Clinical trials of cannabis prove effective for treating graft-versus-host disease
Graft-versus-host disease (GVHD) occurs in some patients following allogeneic stem cell transplantation, in which stem cells from a healthy donor are grafted into a patient to help increase the T-cell count and fight cancer. Of those that receive GVHD, as many as 70% can develop acute GVHD, which can affect the liver, the skin and the gastrointestinal tract. Fortunately, there may now be a solution for its prevention in the way of cannabidiol.
Kalytera Therapeutics has been running trials on an oral cannabidiol (CBD) solution that can counter the disease following bone marrow transplant. The tests recently passed through Phase 2 clinical trials using just a small group of subjects and the results were extremely positive. Out of the 12 patients who participated in the test, none shows signs of either severe (grade 3) or life-threatening (grade 4) acute GVHD.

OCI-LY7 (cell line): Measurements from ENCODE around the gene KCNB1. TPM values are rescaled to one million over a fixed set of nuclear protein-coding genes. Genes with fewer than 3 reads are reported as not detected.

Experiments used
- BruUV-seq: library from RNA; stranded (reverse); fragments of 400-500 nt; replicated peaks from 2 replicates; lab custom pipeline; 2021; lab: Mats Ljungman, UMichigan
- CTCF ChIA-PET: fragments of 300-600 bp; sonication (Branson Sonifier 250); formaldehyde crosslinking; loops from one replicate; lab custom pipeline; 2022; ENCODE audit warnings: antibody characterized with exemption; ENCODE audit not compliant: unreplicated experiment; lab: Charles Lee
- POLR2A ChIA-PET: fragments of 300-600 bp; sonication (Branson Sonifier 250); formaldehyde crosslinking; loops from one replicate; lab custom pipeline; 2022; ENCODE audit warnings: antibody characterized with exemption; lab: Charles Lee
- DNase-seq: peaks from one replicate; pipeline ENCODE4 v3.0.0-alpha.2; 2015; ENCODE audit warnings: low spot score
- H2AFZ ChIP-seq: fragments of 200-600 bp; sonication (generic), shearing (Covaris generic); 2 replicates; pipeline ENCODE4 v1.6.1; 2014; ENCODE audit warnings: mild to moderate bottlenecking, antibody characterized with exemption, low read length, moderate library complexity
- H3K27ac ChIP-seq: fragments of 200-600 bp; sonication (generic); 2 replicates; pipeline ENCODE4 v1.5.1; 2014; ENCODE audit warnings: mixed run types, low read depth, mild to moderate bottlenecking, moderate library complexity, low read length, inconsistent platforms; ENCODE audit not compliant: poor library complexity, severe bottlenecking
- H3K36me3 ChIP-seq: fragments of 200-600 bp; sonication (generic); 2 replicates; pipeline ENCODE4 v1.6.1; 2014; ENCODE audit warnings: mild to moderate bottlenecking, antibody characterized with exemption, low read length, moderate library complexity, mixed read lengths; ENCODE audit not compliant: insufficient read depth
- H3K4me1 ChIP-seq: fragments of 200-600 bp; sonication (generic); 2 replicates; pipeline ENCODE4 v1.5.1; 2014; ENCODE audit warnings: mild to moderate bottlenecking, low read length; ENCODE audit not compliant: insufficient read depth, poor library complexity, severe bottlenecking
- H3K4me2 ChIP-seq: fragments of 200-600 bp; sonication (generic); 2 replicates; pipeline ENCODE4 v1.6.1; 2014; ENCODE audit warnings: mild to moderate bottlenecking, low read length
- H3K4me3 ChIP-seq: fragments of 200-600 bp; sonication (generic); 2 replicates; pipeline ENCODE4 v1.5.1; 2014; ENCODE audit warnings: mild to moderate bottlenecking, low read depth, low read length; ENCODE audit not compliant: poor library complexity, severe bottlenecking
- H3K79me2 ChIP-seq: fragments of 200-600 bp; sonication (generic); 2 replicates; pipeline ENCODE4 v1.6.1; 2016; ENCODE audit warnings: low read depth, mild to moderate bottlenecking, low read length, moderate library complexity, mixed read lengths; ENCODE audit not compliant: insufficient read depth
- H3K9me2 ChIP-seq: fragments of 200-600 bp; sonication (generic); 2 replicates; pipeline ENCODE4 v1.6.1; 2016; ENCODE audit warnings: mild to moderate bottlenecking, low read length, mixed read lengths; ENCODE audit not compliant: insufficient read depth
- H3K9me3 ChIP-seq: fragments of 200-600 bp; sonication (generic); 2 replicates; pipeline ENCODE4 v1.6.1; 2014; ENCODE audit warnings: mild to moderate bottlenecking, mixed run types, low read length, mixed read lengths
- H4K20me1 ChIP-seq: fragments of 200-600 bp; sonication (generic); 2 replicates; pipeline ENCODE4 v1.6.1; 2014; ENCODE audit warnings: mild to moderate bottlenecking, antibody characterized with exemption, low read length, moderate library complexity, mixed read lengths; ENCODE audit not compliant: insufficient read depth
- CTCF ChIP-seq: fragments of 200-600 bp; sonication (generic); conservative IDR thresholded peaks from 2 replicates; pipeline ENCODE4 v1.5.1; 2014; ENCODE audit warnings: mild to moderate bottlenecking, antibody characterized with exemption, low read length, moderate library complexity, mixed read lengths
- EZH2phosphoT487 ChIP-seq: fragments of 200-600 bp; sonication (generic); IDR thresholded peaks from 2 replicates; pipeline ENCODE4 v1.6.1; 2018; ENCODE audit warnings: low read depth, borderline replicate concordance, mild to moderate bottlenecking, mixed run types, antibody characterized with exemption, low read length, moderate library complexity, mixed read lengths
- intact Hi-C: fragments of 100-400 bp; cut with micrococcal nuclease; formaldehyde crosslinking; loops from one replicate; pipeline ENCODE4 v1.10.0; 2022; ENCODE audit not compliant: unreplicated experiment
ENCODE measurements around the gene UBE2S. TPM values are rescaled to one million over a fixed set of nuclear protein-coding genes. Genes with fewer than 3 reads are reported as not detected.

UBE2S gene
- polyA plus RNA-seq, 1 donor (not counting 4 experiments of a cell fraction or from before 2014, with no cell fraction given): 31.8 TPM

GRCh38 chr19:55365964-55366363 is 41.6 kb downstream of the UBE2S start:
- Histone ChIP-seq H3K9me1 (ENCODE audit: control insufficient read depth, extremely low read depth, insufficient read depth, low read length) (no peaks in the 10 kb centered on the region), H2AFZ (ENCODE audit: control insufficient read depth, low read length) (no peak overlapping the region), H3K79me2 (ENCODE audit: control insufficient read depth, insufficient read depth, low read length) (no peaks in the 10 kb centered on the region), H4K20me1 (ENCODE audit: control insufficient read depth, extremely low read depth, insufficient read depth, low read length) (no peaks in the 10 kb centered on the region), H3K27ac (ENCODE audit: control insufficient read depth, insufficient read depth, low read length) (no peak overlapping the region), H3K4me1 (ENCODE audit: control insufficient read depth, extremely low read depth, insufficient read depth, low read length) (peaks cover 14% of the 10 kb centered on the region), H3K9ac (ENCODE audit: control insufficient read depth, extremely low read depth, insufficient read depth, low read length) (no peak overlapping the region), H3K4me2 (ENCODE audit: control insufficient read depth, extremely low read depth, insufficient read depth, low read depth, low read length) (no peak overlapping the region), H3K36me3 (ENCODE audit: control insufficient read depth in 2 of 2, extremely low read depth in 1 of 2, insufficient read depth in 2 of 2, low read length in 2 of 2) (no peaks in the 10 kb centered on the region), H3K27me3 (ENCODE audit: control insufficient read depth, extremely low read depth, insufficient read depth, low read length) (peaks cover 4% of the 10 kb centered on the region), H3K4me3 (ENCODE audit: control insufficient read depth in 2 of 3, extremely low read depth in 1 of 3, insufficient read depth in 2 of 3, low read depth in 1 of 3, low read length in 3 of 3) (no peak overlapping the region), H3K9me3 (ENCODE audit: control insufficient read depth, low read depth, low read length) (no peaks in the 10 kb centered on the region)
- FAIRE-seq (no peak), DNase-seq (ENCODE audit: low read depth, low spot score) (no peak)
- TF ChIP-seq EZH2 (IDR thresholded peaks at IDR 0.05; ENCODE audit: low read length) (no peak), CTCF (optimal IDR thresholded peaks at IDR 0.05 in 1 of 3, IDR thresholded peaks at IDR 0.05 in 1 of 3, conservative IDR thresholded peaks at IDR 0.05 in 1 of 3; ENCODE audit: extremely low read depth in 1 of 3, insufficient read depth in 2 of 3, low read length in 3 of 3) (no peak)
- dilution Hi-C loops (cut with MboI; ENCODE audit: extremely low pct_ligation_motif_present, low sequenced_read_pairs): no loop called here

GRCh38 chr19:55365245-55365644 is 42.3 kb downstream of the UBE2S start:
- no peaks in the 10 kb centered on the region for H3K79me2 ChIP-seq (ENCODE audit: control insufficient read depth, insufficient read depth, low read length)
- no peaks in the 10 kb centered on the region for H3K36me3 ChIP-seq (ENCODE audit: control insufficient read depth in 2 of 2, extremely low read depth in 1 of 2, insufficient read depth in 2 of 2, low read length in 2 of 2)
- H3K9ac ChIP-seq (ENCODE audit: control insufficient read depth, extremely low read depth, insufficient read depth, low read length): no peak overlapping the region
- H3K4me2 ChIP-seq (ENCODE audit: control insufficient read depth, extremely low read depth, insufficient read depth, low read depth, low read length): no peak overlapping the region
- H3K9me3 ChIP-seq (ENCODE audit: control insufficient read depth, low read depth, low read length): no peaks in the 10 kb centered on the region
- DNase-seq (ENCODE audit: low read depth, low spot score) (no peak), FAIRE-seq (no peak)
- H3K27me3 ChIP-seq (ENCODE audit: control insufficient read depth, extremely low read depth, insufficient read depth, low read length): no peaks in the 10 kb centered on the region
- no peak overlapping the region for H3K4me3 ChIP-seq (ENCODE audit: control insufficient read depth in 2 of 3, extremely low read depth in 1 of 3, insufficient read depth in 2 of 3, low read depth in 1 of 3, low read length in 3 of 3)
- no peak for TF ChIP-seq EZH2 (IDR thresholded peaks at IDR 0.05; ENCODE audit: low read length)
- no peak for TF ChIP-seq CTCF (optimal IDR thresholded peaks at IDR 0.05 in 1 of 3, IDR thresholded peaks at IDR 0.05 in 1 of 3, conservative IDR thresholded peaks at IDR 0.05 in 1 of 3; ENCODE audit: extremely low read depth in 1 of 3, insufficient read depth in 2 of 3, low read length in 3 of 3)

One patient developed moderate, or grade 2, GVHD. Unfortunately, two patients passed away, but neither death was attributed to GVHD. Additionally, no safety signals were observed.
The next test will include 36 patients and is preparing to get underway. The results of the first patient are expected to be released by the end of February.
Kalytera is a clinical-stage pharmaceutical company that is developing CBD for the treatment of serious or life-threatening diseases. It began searching for a solution to GVHD and is now also involved in trials designed to offer a cannabinoid solution for the treatment of chronic and acute pain.